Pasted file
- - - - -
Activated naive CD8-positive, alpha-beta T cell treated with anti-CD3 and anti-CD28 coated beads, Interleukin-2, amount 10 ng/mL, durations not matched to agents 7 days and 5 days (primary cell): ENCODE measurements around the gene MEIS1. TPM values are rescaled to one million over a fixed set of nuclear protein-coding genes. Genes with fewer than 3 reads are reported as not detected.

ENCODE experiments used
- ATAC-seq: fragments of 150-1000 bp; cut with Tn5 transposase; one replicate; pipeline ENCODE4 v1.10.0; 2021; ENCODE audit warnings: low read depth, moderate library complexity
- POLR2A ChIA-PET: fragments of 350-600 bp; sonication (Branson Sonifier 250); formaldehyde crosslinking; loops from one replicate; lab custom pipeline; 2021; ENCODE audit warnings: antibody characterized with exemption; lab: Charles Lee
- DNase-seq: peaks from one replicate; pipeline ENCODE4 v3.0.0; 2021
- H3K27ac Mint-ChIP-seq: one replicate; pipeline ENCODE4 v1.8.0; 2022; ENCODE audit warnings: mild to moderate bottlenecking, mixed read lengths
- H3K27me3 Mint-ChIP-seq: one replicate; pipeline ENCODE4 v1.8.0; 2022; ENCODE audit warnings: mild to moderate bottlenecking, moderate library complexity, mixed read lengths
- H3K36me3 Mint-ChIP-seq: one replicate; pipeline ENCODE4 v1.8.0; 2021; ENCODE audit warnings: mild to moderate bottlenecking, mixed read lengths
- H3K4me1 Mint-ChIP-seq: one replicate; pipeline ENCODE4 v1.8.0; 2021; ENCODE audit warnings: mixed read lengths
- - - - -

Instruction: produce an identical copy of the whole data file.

Activated naive CD8-positive, alpha-beta T cell treated with anti-CD3 and anti-CD28 coated beads, Interleukin-2, amount 10 ng/mL, durations not matched to agents 7 days and 5 days (primary cell): ENCODE measurements around the gene MEIS1. TPM values are rescaled to one million over a fixed set of nuclear protein-coding genes. Genes with fewer than 3 reads are reported as not detected.

ENCODE experiments used
- ATAC-seq: fragments of 150-1000 bp; cut with Tn5 transposase; one replicate; pipeline ENCODE4 v1.10.0; 2021; ENCODE audit warnings: low read depth, moderate library complexity
- POLR2A ChIA-PET: fragments of 350-600 bp; sonication (Branson Sonifier 250); formaldehyde crosslinking; loops from one replicate; lab custom pipeline; 2021; ENCODE audit warnings: antibody characterized with exemption; lab: Charles Lee
- DNase-seq: peaks from one replicate; pipeline ENCODE4 v3.0.0; 2021
- H3K27ac Mint-ChIP-seq: one replicate; pipeline ENCODE4 v1.8.0; 2022; ENCODE audit warnings: mild to moderate bottlenecking, mixed read lengths
- H3K27me3 Mint-ChIP-seq: one replicate; pipeline ENCODE4 v1.8.0; 2022; ENCODE audit warnings: mild to moderate bottlenecking, moderate library complexity, mixed read lengths
- H3K36me3 Mint-ChIP-seq: one replicate; pipeline ENCODE4 v1.8.0; 2021; ENCODE audit warnings: mild to moderate bottlenecking, mixed read lengths
- H3K4me1 Mint-ChIP-seq: one replicate; pipeline ENCODE4 v1.8.0; 2021; ENCODE audit warnings: mixed read lengths